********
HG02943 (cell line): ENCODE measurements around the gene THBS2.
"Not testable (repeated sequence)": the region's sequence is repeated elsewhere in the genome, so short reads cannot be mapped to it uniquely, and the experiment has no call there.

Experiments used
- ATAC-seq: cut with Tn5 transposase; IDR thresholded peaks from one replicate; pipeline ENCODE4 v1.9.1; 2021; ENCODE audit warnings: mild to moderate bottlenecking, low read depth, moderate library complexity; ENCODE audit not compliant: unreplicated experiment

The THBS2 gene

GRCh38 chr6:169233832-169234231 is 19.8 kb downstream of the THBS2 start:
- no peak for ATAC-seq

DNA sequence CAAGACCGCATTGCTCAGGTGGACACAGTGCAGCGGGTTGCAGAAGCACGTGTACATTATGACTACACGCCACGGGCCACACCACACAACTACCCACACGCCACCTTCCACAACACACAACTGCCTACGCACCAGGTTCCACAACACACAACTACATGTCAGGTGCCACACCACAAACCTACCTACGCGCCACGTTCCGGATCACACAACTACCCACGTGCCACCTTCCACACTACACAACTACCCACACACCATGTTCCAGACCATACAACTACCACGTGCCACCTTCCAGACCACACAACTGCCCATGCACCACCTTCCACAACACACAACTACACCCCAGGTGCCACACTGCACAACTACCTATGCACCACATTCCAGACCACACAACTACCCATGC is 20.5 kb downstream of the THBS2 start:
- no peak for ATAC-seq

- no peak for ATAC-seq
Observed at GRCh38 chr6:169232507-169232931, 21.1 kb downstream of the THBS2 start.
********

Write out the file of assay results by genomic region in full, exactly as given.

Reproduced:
HG02943 (cell line): ENCODE measurements around the gene THBS2.
"Not testable (repeated sequence)": the region's sequence is repeated elsewhere in the genome, so short reads cannot be mapped to it uniquely, and the experiment has no call there.

Experiments used
- ATAC-seq: cut with Tn5 transposase; IDR thresholded peaks from one replicate; pipeline ENCODE4 v1.9.1; 2021; ENCODE audit warnings: mild to moderate bottlenecking, low read depth, moderate library complexity; ENCODE audit not compliant: unreplicated experiment

The THBS2 gene

GRCh38 chr6:169233832-169234231 is 19.8 kb downstream of the THBS2 start:
- no peak for ATAC-seq

DNA sequence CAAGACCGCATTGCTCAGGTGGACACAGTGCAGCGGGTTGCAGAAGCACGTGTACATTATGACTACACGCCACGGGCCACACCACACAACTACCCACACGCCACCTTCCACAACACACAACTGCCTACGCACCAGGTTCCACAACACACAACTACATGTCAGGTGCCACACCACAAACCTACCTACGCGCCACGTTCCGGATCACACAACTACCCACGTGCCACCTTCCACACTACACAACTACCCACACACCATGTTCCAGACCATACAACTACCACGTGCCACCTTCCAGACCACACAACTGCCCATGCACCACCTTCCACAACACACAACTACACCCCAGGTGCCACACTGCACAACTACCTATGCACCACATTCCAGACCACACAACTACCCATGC is 20.5 kb downstream of the THBS2 start:
- no peak for ATAC-seq

- no peak for ATAC-seq
Observed at GRCh38 chr6:169232507-169232931, 21.1 kb downstream of the THBS2 start.